U.S. high schools and junior high schools used to offer shop classes to give students hands-on experience with craftsmanship. Lick-Wilmerding is one of the last high schools in the United States that offers—and requires—technical art classes as part of its curriculum. Skills like welding, fusing and working with materials provides exposure to “creative expression in an academic setting,” says Narimon Farhangi ’14. Max Ozer-Staton ’16 expresses his appreciation for the seemingly outdated course offering: “I see a chair at my house and I think, wow, I could make that in wood shop at school… I can really appreciate those aspects of how hard someone worked to make that chair, knowing how to myself.”
Other students find the shops to be a supporting alternative to the chaos of academia. Lily Koch ’16 says, “People are super obsessed with academics and getting into a hard college… the shops offer this whole creative side of what else you can do in your life.” While shop classes have been cut back in almost all U.S. high schools due to university entrance requirements, Lick has sustained a highly advanced community of “makers,” from woodworking chair designers to unique jewelers.
The annual Maker Faire, located in San Mateo, California, is a widely successful result of this local perspective. Perhaps the most popular event surrounding the movement, the Faire focuses on innovative, sustainable, locally-sourced, well-designed and functional art. The goal of the first Maker Faire in 2006—launched by MAKE magazine—was to “celebrate arts, crafts, engineering, science projects and DIY mindset” (via Maker Media). After eight years of success, the Maker Faire has spread to New York, Detroit, Austin and Rome.
Another collaborative community even closer to home is the Makeshift Society. The community of freelancers consists of artists, copywriters, photographers, bloggers, accountants, PR consultants, brand consultants, retailers, community managers, event planners, web designers and more—all from the Bay Area. The Society’s coworking space—called the “Clubhouse”—provides endless supplies like light boxes, drafting tables, sewing machines, cameras and other essentials. Another benefit of being a member is their Google Group, set up as a forum for creative questions, advice and community—mainly for members not in close proximity to their Hayes Valley location. Their office space, located at 235 Gough Street in San Francisco, was established in September of last year by Rena Tom, former owner of Rare Device. Along with providing the space, supplies and information for members, Makeshift Society hosts classes and events at the Clubhouse for the public.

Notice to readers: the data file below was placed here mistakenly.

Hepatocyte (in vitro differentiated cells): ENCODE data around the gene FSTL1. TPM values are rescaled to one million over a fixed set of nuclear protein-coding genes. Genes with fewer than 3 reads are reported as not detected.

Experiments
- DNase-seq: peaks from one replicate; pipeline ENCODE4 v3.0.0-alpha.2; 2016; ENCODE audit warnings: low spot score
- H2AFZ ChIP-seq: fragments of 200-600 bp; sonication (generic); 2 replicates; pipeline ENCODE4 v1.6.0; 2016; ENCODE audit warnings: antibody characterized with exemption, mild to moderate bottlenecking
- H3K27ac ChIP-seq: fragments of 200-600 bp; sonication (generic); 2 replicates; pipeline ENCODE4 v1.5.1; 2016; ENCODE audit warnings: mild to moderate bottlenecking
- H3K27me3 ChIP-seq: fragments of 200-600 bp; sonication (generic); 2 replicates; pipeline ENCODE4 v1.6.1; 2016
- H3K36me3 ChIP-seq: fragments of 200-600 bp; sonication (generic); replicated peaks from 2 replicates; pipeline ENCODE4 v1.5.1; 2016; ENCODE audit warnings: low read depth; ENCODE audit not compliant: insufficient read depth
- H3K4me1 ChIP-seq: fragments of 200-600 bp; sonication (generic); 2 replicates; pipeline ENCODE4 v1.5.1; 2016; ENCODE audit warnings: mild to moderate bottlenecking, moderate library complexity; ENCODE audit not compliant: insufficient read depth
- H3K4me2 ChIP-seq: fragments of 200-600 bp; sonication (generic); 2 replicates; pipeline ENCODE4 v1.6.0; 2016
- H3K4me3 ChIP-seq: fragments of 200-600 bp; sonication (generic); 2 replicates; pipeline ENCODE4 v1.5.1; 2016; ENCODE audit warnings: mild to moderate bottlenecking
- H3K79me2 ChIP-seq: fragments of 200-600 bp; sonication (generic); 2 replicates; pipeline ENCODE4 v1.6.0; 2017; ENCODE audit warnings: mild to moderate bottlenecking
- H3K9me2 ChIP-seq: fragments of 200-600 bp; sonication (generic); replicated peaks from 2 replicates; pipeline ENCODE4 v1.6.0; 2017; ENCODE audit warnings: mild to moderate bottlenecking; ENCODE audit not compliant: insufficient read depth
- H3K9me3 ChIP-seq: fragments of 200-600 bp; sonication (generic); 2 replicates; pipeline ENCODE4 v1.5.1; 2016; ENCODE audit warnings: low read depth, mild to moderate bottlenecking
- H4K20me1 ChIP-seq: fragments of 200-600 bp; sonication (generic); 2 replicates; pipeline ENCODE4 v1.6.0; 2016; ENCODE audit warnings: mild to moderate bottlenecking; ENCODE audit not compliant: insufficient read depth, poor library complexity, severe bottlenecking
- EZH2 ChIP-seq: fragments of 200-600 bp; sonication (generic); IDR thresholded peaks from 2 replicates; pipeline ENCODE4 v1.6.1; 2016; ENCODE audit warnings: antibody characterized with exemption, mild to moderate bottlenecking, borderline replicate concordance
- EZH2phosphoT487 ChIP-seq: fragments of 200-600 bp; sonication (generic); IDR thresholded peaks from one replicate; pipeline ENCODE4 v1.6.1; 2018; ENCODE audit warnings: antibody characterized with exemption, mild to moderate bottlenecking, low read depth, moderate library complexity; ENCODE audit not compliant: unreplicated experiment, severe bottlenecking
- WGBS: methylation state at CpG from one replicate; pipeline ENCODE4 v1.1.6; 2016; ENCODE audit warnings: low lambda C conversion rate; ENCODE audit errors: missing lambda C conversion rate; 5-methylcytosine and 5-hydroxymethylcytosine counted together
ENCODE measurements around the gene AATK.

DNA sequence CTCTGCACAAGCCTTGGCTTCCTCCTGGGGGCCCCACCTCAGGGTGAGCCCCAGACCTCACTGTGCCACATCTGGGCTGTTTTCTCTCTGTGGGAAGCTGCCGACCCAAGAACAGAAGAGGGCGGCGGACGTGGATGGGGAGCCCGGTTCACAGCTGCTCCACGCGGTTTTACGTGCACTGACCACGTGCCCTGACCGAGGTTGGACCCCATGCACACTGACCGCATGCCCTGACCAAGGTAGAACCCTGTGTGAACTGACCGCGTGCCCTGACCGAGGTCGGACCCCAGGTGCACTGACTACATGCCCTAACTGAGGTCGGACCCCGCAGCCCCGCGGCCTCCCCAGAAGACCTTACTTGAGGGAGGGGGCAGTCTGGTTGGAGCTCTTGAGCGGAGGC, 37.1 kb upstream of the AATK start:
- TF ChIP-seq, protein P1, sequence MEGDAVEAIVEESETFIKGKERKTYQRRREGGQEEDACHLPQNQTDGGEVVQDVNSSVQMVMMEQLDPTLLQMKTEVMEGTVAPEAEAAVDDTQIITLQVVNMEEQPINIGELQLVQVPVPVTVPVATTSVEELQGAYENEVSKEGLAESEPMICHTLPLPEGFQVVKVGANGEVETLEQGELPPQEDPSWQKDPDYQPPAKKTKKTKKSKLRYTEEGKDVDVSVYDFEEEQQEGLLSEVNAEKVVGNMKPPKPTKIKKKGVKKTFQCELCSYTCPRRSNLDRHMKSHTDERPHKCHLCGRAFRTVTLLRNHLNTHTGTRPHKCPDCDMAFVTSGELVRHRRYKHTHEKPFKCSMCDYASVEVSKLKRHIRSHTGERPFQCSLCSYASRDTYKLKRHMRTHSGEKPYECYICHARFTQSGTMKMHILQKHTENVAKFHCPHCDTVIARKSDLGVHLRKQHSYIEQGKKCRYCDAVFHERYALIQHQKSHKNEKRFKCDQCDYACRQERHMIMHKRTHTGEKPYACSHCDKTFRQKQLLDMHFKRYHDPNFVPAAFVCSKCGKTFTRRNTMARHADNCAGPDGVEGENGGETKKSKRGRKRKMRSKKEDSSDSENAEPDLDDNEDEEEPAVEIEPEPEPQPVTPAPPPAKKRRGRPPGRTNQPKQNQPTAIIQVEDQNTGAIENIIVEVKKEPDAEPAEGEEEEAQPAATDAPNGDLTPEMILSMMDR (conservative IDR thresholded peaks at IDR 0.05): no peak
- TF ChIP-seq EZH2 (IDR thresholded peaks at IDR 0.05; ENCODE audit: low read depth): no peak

Memberships are given to all who apply, with monthly or yearly fees depending on the type of membership (“supporting,” “salon” and “access”).
Tom and her team are planning to open a Brooklyn office in Williamsburg, funded through Kickstarter, by 2014. The goal was to reach $30,000 in funds by October 30. With 447 backers, they have exceeded their goal with a total of $31,905.
Another Kickstarter backed by the Makeshift Society is a campaign for a documentary about the global maker movement and “its impact on society, culture and economy in the U.S.” (kickstarter.com). The film will be called Maker (of course). Its Kickstarter campaign has already doubled its goal in funds, having almost 800 backers. The goal of Maker is to spread awareness about hands-on production, innovative design and sustainable thinking.
While the maker movement and its emphasis on the importance of hands-on skills and old-fashioned production seems outdated next to the high-tech innovations being created today, the movement is rather modern. The progressiveness is based on the accessibility of today’s world: people are able to indulge and delve into their hobbies more so than ever as their curiosity wanders on the Internet. For makers at Lick, curiosity can be found right in the center of our campus, in the shop pit.